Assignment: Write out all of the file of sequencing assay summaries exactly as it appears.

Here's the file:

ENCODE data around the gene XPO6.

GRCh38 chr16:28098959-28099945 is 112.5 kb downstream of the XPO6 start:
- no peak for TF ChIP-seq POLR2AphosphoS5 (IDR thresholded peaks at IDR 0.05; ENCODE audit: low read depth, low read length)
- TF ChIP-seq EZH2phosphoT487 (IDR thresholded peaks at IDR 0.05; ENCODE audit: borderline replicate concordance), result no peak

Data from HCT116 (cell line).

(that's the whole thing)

ENCODE data around the gene XPO6.

GRCh38 chr16:28098959-28099945 is 112.5 kb downstream of the XPO6 start:
- no peak for TF ChIP-seq POLR2AphosphoS5 (IDR thresholded peaks at IDR 0.05; ENCODE audit: low read depth, low read length)
- TF ChIP-seq EZH2phosphoT487 (IDR thresholded peaks at IDR 0.05; ENCODE audit: borderline replicate concordance), result no peak

Data from HCT116 (cell line).